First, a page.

Politico described McMaster as an “increasingly volatile presence in the West Wing.” Three administration officials told the Daily Caller the same thing, with one describing the National Security Council as having a “poisonous environment.”

 

In addition to targeting Bannon and Gorka and anyone he sees as being in their camp, McMaster reportedly couldn’t even get along with Trump’s senior adviser and son-in-law, Jared Kushner, who should be on his team. (The relationship is said to have improved, though.)

 

He also clashes with Secretary of Defense Mattis over military matters and Afghanistan. Mattis gave a dismissive response to these charges, however.

 

At his very first National Security Council meeting, McMaster immediately told those under him that President Trump is wrong to use the term “radical Islam” because the terrorists are “un-Islamic.”

 

Right away, he got to work building a coalition to wage internal battles.

 

When it came time for Trump’s Joint Address to Congress, McMaster fought tooth and nail to stop him from using the “radical Islam” terminology. He wrote and widely distributed throughout the government a memo criticizing the president.

 

Trump was very open that this would be his view. If McMaster couldn’t stand it, then he shouldn’t have accepted the appointment.

 

When President Trump and Chief Strategist Bannon asked McMaster for a list of holdovers from the Obama Administration that may be leaking inappropriate information to the press, he refused to cooperate and to fire them. He said hiring and firing was his prerogative and that most would be leaving anyway.

 

When President Trump said South Korea would have to help cover the cost of a missile defense system to defend them from North Korea, McMaster immediately told the South Koreans that Trump’s words weren’t actual policy. Trump was furious and screamed at him on the phone.

 

Trump is said to have confronted McMaster about the “general undermining of my policy.”

 

McMaster has worked hard to expand his fan club in the Trump Administration at the expense of those he disagrees with, particularly those closest to the president’s views.

 

The Washington Free Beacon reported earlier this month, “A White House official said McMaster appears to be trying to clear out anyone from the NSC staff who is outspokenly pro-Trump and has been slow-rolling the president’s directives that he disagrees with.”

 

In his resignation letter, Dr. Gorka wrote to Trump, “Regrettably, outside of yourself, the individuals who most embodied and represented the policies that will ‘Make America Great Again,’ have been internally countered, systematically removed, or undermined in recent months.”

 

As these internal battles have been waged, a steady stream of derogatory leaks have appeared in the media. Bannon has been blamed for anti-McMaster coverage at Breitbart, but McMaster somehow isn’t blamed for the leaks favorable to his side that appeared in the mainstream media. The pro-McMaster leaks substantiate why top generals saw him as a “publicity hound” in the military who advanced because of his closeness to General Petraeus.

 

  1. Pushing out Chief Strategist Steve Bannon

 

On issues related to Islamism, Bannon was an important voice to have in the White House. He was a main proponent of designating the Muslim Brotherhood as a Foreign Terrorist Organization and of waging an ideological war on Islamism.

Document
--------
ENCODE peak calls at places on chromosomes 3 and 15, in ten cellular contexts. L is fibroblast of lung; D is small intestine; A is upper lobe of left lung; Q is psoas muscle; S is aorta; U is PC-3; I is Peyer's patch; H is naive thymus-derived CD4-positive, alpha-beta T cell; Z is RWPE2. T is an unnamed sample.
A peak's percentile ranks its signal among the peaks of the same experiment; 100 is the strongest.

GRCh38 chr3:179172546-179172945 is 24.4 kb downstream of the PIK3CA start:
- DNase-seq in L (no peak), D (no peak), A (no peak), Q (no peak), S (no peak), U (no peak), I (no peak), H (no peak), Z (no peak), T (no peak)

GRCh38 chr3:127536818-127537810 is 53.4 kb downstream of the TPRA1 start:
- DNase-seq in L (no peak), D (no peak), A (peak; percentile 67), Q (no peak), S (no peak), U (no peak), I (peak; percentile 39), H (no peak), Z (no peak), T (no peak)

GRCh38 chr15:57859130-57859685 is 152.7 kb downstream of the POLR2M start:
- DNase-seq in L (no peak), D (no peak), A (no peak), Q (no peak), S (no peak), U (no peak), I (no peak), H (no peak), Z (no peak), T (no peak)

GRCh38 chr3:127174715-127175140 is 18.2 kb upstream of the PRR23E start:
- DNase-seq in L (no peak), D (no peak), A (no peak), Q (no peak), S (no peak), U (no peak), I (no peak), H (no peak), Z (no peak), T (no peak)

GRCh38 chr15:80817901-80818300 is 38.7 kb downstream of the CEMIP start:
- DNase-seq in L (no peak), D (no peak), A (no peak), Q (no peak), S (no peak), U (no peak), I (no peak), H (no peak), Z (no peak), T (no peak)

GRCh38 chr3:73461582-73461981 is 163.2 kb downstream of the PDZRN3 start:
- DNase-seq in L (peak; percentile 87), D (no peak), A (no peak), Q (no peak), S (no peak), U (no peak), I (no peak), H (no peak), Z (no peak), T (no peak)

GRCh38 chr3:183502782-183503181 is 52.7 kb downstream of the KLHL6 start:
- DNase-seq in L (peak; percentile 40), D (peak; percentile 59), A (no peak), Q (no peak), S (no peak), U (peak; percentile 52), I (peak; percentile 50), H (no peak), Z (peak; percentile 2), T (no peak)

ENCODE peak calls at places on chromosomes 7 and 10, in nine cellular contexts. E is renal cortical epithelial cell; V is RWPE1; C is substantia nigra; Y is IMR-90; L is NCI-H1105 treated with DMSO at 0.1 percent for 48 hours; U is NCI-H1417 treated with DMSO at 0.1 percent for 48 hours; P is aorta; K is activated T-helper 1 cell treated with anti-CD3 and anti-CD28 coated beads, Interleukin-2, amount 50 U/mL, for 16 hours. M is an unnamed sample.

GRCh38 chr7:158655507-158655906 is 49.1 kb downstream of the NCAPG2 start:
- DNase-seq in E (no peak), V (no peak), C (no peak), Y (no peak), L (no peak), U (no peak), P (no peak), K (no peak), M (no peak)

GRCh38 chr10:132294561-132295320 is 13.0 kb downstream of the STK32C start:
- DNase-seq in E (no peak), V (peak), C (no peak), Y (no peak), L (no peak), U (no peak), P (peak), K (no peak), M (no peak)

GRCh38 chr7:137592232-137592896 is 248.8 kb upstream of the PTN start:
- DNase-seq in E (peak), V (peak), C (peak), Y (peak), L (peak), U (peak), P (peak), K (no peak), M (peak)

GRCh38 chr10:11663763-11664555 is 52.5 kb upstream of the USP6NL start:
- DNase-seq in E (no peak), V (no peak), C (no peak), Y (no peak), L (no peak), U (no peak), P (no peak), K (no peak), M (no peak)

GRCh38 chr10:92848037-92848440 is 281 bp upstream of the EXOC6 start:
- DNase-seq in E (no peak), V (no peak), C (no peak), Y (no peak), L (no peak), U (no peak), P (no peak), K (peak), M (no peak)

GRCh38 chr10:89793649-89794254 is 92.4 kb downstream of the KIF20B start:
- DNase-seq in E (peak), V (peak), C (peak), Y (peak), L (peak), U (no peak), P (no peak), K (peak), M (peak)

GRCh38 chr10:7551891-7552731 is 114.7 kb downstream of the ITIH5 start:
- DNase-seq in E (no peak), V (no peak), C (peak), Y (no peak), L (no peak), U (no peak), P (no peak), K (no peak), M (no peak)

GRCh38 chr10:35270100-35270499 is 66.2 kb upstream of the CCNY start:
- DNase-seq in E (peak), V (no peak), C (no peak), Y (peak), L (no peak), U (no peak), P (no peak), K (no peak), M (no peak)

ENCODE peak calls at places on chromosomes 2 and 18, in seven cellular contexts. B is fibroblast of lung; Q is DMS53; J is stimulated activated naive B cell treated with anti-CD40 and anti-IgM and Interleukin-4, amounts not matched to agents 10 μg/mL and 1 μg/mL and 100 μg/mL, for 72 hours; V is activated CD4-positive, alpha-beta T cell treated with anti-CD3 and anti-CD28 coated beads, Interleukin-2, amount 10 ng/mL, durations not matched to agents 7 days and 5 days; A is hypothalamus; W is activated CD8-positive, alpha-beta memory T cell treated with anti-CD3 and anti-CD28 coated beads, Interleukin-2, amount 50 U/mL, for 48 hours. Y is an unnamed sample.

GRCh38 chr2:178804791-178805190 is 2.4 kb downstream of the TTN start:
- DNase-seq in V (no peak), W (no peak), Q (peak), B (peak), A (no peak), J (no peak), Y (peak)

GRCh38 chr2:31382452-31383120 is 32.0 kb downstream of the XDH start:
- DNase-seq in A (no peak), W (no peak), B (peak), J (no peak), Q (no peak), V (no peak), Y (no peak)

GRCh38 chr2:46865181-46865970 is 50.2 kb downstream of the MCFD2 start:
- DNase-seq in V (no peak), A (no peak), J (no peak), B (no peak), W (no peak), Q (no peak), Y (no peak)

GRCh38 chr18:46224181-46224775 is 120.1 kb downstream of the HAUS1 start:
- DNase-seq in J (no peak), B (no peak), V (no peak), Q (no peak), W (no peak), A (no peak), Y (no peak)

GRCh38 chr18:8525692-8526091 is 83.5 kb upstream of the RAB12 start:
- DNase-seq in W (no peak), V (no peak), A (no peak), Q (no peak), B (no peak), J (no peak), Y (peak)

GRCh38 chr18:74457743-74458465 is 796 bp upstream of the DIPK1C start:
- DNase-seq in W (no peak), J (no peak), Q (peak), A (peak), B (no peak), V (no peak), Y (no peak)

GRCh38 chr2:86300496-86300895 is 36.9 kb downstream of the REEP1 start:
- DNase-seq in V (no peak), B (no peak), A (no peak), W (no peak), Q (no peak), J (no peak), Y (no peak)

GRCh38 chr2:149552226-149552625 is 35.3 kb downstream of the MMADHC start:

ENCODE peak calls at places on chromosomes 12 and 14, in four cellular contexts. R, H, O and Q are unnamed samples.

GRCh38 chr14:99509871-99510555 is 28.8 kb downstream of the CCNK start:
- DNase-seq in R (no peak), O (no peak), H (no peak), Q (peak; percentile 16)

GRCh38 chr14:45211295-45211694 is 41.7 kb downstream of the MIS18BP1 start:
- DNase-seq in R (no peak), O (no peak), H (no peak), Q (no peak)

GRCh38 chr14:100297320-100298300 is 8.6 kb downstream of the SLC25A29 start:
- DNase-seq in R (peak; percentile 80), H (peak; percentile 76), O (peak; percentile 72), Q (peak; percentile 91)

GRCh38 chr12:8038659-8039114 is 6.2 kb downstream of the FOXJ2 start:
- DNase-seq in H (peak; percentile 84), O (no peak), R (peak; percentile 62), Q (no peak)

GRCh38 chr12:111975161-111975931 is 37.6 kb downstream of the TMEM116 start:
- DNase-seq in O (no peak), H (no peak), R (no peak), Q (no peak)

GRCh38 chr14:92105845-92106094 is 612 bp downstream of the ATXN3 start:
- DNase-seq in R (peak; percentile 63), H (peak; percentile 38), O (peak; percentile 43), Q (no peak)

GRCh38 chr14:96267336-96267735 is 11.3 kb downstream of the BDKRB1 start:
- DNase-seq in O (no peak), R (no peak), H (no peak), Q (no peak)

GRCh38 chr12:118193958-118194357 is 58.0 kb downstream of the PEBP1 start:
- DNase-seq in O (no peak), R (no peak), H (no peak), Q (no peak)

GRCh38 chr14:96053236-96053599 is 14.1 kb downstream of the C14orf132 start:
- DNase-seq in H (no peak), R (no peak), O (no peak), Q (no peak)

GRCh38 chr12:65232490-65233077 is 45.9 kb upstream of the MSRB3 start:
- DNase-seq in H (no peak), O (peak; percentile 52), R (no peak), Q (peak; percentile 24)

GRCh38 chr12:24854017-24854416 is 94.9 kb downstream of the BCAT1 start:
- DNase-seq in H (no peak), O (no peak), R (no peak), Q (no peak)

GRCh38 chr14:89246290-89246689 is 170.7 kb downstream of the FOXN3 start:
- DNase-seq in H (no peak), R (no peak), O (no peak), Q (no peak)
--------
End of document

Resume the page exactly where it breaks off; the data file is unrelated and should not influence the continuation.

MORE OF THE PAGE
Bannon understood the need to promote Muslim reform versus McMaster’s promotion of “non-Militant” Islamists. Shortly before his resignation on August 18, Bannon met with Dr. Daniel Pipes and Gregg Roman of the Middle East Forum, one of the most effective anti-Islamist organizations and promoters of Muslim modernist reformers.

 

Bannon was McMaster’s top target. McMaster had forced out many officials that he felt were too close to Bannon, personally and politically, apparently attempting to monopolize power as much as possible. After resigning, Bannon said, “No administration in history has been so divided.”

 

Bannon disagreed with McMaster on the April 6 airstrike on a Syrian airbase and the new strategy for Afghanistan. Although there are serious merits to the airstrikes and the new strategy for Afghanistan, it is absolutely essential to have the views Bannon represents be a part of the decision-making process. A good teammate can disagree with a decision but still improve the option that is ultimately chosen.

 

  1. Pressuring Dr. Sebastian Gorka to resign

 

Dr. Sebastian Gorka, the deputy assistant to the president and author of Defeating Jihadresigned reportedly due to pressure from McMaster and Chief of Staff Kelly.

 

Gorka and Bannon were the main proponents of designating the Muslim Brotherhood as a Foreign Terrorist Organization.

 

Gorka is best known as the man who flattens the media like a human bulldozer. These viral TV segments earned the adoration of President Trump, who personally intervened to stop plans by his senior adviser and son-in-law, Jared Kushner, to move Gorka out of the White House and to a federal agency.

 

Trump’s satisfaction with Gorka and his success in handling the media should be considered important assets for an administration that struggles with messaging and perception. His book shows he is focused on a long-term plan for victory over Islamism.

 

Unfortunately for him, Chief of Staff Kelly disagreed with Trump and was reportedly “displeased” with Gorka’s popular television segments and McMaster saw him as part of the Team Bannon that he sought to conquer.

 

Gorka was also probably seen as too much of a political liability, as he had become the victim of one of the most vicious and meritless smear campaigns in recent memory.